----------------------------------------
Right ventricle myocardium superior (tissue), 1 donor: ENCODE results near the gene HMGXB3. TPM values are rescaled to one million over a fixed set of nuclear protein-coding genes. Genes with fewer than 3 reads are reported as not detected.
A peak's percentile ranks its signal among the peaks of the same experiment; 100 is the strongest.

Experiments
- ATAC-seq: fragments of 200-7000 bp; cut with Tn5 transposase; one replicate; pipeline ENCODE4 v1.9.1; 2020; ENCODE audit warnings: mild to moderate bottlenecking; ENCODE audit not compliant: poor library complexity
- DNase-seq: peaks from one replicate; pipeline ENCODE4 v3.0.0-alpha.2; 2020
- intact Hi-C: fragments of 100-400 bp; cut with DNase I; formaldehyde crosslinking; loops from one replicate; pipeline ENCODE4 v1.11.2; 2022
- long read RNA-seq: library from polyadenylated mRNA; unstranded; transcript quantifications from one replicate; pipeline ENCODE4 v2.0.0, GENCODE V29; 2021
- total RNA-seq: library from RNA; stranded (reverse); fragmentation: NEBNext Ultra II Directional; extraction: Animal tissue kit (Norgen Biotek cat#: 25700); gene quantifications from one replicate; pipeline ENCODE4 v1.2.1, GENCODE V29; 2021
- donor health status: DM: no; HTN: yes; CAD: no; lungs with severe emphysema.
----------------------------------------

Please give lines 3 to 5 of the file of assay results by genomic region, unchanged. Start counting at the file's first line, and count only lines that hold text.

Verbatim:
Experiments
- ATAC-seq: fragments of 200-7000 bp; cut with Tn5 transposase; one replicate; pipeline ENCODE4 v1.9.1; 2020; ENCODE audit warnings: mild to moderate bottlenecking; ENCODE audit not compliant: poor library complexity
- DNase-seq: peaks from one replicate; pipeline ENCODE4 v3.0.0-alpha.2; 2020